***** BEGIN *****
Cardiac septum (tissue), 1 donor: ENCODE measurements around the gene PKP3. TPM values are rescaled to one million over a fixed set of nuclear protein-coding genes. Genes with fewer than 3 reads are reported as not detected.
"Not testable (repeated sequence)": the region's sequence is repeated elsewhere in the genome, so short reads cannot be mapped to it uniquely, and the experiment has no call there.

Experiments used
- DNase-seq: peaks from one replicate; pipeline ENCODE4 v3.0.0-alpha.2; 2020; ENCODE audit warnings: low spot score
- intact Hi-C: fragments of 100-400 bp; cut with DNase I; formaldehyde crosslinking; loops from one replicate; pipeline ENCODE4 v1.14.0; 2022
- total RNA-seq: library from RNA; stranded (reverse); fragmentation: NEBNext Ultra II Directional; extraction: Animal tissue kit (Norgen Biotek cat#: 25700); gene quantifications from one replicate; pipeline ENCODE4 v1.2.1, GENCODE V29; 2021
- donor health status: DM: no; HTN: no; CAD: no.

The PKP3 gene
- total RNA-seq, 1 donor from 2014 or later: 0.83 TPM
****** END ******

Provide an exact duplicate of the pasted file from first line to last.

Cardiac septum (tissue), 1 donor: ENCODE measurements around the gene PKP3. TPM values are rescaled to one million over a fixed set of nuclear protein-coding genes. Genes with fewer than 3 reads are reported as not detected.
"Not testable (repeated sequence)": the region's sequence is repeated elsewhere in the genome, so short reads cannot be mapped to it uniquely, and the experiment has no call there.

Experiments used
- DNase-seq: peaks from one replicate; pipeline ENCODE4 v3.0.0-alpha.2; 2020; ENCODE audit warnings: low spot score
- intact Hi-C: fragments of 100-400 bp; cut with DNase I; formaldehyde crosslinking; loops from one replicate; pipeline ENCODE4 v1.14.0; 2022
- total RNA-seq: library from RNA; stranded (reverse); fragmentation: NEBNext Ultra II Directional; extraction: Animal tissue kit (Norgen Biotek cat#: 25700); gene quantifications from one replicate; pipeline ENCODE4 v1.2.1, GENCODE V29; 2021
- donor health status: DM: no; HTN: no; CAD: no.

The PKP3 gene
- total RNA-seq, 1 donor from 2014 or later: 0.83 TPM